National Fresh Breath Day: Tips to Freshen Your Breath

by MikeMeehan 8/4/2016 4:31 PM

That clean, fresh feeling your mouth has after you brush your teeth in the morning helps get your day started and can give you a boost of confidence. But as the day wears on, your breath may take a nose dive. To mark National Fresh Breath Day, we’ve identified some potential causes of bad breath and ways that you can maintain clean, fresh breath. Bad breath can be caused by: Foods: Eating garlic, onions and spicy dishes can not only lead to strong odors lingering in your mouth, but after these foods are digested, their chemicals travel through the bloodstream to the lungs where you breathe them out. Poor oral hygiene: Not brushing and flossing enough can lead to plaque and bacteria build up in your mouth resulting in cavities, gum disease and infections. Dry mouth: Saliva helps clean your mouth naturally. When your mouth is dry and not producing enough saliva, food particles and bacteria remain in your mouth causing bad breath. Health issues: Diseases such as diabetes, bronchitis, acid reflex, ulcers, cancers and kidney or liver disease can give off strong odors that can be detected in the mouth. Tobacco: Smoking and chewing tobacco cause their own unpleasant odors. Using tobacco can also lead to gum disease, which is another source of bad breath.         You can freshen your breath by: Brushing your teeth and tongue at least twice a day and flossing at least once per day. Using a tongue scraper also helps remove bacteria from your tongue. Drinking lots of water to rinse and clean your mouth of bacteria. Avoiding sweets. Bacteria feed on sugar making bad breath worse. Chewing sugarless gum to produce saliva, which cleans your mouth. Not using tobacco. If these tips don’t help eliminate bad breath, consult your dentist or doctor. Your bad breath may be a symptom of a larger medical issue.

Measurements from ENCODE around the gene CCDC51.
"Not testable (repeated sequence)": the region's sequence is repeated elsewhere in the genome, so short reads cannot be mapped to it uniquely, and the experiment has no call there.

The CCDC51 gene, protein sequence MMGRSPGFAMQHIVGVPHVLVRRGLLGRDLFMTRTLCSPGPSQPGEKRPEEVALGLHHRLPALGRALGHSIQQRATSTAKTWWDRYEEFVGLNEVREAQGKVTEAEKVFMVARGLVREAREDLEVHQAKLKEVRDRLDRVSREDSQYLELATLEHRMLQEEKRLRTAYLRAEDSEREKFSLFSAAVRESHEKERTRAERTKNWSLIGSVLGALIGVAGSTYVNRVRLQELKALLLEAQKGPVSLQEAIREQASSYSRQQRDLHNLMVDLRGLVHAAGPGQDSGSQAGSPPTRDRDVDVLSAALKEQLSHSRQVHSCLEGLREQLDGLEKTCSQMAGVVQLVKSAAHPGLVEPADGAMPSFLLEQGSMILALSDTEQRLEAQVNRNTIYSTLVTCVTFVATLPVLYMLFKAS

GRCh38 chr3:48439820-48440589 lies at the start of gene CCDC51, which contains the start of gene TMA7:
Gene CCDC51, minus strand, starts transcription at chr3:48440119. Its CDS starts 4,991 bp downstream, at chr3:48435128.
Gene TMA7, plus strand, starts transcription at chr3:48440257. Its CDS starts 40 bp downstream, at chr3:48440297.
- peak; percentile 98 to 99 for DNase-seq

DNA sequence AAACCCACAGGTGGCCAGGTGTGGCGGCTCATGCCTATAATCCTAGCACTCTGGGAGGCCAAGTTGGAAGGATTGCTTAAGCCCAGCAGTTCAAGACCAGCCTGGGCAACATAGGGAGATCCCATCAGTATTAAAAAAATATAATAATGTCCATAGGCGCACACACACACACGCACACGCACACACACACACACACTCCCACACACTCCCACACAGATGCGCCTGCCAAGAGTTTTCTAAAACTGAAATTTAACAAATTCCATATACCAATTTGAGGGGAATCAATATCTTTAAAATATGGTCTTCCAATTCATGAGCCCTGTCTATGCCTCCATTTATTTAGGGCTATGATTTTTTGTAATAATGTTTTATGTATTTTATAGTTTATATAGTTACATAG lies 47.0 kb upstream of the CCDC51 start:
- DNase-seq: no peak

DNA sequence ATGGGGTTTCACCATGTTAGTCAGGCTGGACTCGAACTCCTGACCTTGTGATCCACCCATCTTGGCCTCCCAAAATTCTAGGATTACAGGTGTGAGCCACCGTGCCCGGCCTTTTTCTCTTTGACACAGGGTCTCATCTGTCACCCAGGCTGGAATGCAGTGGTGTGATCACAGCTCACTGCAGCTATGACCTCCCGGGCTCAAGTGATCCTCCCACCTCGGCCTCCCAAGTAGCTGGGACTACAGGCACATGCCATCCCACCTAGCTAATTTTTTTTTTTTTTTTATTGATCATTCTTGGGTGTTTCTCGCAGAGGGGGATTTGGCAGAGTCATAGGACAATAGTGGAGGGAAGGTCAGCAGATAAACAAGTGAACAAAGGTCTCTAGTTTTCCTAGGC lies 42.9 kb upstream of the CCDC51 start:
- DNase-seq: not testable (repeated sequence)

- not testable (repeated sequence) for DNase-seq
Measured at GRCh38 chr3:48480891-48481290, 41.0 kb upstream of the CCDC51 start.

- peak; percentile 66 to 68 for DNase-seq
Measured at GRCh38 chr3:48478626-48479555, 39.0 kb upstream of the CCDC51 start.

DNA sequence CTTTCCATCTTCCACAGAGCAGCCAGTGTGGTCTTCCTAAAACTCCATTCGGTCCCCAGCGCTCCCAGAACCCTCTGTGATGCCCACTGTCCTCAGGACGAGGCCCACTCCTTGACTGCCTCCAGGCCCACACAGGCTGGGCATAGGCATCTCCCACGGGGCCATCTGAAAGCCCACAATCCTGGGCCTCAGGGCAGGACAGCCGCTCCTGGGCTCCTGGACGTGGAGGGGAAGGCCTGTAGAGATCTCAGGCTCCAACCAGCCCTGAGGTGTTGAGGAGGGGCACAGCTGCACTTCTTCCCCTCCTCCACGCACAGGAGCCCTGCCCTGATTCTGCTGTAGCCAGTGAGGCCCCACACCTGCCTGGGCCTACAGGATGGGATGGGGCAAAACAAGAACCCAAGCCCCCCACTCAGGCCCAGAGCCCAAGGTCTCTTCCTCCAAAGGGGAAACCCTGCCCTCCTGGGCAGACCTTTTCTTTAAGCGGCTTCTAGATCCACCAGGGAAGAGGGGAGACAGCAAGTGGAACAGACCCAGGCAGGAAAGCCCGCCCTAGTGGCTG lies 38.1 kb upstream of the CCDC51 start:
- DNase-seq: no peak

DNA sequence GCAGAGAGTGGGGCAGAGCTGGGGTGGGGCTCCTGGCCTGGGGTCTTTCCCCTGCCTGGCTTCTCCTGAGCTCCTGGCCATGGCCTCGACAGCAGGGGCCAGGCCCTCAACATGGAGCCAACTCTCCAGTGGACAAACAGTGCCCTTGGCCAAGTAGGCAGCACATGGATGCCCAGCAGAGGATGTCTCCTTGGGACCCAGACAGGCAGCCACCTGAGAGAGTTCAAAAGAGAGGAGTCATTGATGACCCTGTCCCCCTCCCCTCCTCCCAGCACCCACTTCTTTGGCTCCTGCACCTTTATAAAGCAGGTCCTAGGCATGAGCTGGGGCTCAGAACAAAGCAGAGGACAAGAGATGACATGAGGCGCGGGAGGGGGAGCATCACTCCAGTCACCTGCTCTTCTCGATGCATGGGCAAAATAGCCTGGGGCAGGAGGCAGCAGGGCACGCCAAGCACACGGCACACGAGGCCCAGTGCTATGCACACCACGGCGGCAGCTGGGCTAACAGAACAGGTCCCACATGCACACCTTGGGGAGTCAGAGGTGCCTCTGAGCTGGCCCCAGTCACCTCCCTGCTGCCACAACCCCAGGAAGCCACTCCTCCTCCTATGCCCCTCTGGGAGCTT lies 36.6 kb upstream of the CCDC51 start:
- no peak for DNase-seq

Six ways to reduce the effects of sport drinks on your teeth

by MikeMeehan 7/22/2016 4:33 PM

Summer is here and that means getting more outdoor exercise like walking, hiking and biking. To quench their thirst, many people turn to sports drinks, but may be unaware of the harm that these beverages can have on teeth. The acid levels of sports drinks can cause damage to teeth by softening tooth enamel and exposing the softer material underneath. When tooth enamel becomes damaged, teeth become more sensitive to hot and cold temperatures, and more vulnerable to cavities and tooth decay. Since tooth enamel can’t be regrown, its loss is irreversible. Sports drinks may be needed to replace electrolytes after long, high intensity workouts, but for light to moderate exercise, water is still the best drink for rehydrating. If you do reach for a sports drink, follow these tips to minimize the effects on your teeth: Dilute with water to reduce concentrated sugar levels Drink out of a straw to minimize contact with teeth Drink in moderation Chew sugar-free gum after drinking to increase saliva flow, which helps return acid levels to normal levels Rinse your mouth with water to keep excess drink from collecting on teeth Wait 30-60 minutes before brushing, since the toothbrush could spread acid around the mouth and cause further damage to teeth These tips will help keep your oral health in shape as you work towards improving your overall physical health through exercise.

Mouth-Healthy Moms-to-Be

by Noelle Reinhold 1/19/2016 9:28 AM

You’re taking your prenatal vitamins, getting in your weekly read of What to Expect When You’re Expecting, exercising, eating healthy, making regular visits to the obstetrician and day-dreaming about meeting your sweet new baby. But, have you been to the dentist?... more...

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